The course is organized in four main parts.
- The first three lectures set the stage for what I consider to be
the main issues confronting current thinking about the relationships
of culture and communication:
- Do theories of sociability and community require assumption
of sharing and consensus? what has our traditional concern with
sharing and consensus prevented us from understanding about our
- What was powerful about the anthropological tradition of understanding
"culture" that might still be helpful for us, even as
we get to understand their dangers?
- How are we to take seriously the idea that all human beings,
in all conditions, are always actively involved in the production of (high, low, popular, ...) culture?
- The following five lectures explore classical statements from
the most powerful theorists to sort out what we must keep of
intuitions and statements that often led followers and critics
astray. In the process I will make my own case for an understanding
of culture through systematic communication that does not require
assumptions about the mental states of participants.
- We first discuss two versions of the fundamental pragmatist
intuition about the place of persons within their world: the concern
with the self and the concern with culture (community)
- What are we to do with the evidence that groups of people
evolve different ways of performing both trivial and essential
tasks from the way the same tasks are performed by neighbors?
- Where is the source of meaning? in the act, the response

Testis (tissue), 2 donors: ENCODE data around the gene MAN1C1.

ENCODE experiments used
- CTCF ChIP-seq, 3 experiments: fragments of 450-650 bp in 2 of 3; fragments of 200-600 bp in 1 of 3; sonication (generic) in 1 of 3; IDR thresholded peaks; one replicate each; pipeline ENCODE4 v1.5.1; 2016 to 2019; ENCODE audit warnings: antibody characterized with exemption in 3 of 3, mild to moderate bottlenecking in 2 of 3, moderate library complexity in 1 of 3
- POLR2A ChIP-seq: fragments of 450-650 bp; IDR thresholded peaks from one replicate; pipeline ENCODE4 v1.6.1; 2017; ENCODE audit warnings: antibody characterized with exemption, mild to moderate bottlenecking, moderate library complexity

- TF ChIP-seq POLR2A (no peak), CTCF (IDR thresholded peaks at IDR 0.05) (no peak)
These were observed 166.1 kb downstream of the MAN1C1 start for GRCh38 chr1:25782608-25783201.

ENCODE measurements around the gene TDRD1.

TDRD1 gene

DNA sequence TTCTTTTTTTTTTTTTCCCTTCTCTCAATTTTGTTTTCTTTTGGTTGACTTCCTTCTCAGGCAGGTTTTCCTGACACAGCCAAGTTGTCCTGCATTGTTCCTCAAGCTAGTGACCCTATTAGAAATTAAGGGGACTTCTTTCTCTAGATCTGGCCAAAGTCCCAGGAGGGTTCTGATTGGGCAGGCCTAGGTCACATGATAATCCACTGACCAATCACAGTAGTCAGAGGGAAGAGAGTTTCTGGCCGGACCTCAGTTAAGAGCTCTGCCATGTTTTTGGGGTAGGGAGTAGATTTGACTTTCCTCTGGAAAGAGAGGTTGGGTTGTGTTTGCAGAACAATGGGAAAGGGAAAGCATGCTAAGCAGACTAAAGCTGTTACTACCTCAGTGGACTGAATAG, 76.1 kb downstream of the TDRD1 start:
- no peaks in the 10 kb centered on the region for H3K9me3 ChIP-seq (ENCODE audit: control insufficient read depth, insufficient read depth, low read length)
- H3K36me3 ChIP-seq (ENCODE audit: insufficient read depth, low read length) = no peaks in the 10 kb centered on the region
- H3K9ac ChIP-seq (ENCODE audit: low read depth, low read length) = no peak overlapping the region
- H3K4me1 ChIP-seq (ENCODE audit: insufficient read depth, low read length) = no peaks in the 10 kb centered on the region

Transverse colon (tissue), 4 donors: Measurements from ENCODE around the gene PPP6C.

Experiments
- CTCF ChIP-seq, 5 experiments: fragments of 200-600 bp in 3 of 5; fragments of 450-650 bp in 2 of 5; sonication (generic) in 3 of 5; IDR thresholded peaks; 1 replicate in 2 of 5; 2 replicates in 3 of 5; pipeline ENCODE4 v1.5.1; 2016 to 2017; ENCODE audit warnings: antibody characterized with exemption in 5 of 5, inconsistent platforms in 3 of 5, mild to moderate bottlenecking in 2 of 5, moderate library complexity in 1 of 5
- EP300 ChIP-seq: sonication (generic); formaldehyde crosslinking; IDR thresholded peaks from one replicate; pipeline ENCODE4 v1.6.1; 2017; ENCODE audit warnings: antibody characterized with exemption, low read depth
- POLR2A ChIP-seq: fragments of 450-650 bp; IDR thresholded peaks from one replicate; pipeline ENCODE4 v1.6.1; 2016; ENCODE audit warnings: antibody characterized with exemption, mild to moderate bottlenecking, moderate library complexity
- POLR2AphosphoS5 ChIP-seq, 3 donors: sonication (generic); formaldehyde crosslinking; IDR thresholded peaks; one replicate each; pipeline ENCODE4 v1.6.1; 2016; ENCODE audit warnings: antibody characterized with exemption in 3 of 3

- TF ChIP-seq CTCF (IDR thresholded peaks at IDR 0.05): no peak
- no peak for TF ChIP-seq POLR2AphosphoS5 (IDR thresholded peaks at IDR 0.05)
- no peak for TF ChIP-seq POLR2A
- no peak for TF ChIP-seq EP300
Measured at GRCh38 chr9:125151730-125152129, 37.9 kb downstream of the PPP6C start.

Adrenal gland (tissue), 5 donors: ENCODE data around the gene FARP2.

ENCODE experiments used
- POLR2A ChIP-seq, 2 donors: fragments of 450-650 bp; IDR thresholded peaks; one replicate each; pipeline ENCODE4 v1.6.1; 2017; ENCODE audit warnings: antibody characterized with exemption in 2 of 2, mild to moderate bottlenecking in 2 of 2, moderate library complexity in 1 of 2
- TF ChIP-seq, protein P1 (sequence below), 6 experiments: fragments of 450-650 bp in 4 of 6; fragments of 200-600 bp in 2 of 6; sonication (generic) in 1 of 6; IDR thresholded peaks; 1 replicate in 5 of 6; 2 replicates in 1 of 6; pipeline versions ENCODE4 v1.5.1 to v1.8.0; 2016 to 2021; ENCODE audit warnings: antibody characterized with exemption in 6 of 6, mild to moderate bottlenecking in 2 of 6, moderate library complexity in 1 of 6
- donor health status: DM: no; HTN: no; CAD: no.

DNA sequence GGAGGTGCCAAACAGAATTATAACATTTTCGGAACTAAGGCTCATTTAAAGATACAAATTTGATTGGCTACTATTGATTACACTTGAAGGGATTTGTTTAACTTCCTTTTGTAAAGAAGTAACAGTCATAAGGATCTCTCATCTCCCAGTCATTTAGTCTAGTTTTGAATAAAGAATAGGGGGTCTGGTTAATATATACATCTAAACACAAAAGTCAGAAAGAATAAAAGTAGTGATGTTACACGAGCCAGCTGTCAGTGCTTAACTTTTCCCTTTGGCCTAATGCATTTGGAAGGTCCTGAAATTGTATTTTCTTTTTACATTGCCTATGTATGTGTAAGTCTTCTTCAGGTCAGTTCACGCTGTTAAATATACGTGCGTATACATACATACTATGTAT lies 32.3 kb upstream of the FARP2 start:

to the act, the field within which the act is performed? Can
'I' escape the self others make for 'Me' at this moment?
- We then explore four ways of attempting to think and study language
as a communication tool, that is as something that happens within
and among people constructing their life together (community?)
- How are we to deal with the fact that the forms of our language are both arbitrary (given how other forms would also be functional)
and necessary (we all have to use the forms of our most significant neighbors)? What can 'I' say?
- What can be done through language and in language?
- How does this work, actually, in face to face interaction?
- If the issue with culture and communication is the production and control of consequences on future action (an alternate way to think about "meaning"), then we can look at central issues that emerged in
the past twenty years as matters of thing-like objects. Three lectures addresses some of these issues.
- The making of artifacts
- Gender (race...) as the embodiment of culture in bodies with
- However, artifacts, however powerfully, can only constrain, they cannot end cultural production. The final four lecture focus on the processes of production building on various evidence.
- On the inevitable deliberate activities that always accompany
and reconstruct local dominance.
- On the inevitable resistance against hegemony as people use
what they cannot escape.
- The play of myth in popular culture
- The fate of ideologies in political culture.
Some quotes from students' comments
after taking the course